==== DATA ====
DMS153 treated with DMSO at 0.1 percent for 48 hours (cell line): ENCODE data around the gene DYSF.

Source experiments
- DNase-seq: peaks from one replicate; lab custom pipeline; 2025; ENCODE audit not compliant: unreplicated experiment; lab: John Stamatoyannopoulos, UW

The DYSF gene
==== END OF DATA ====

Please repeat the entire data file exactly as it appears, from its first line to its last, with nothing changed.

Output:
DMS153 treated with DMSO at 0.1 percent for 48 hours (cell line): ENCODE data around the gene DYSF.

Source experiments
- DNase-seq: peaks from one replicate; lab custom pipeline; 2025; ENCODE audit not compliant: unreplicated experiment; lab: John Stamatoyannopoulos, UW

The DYSF gene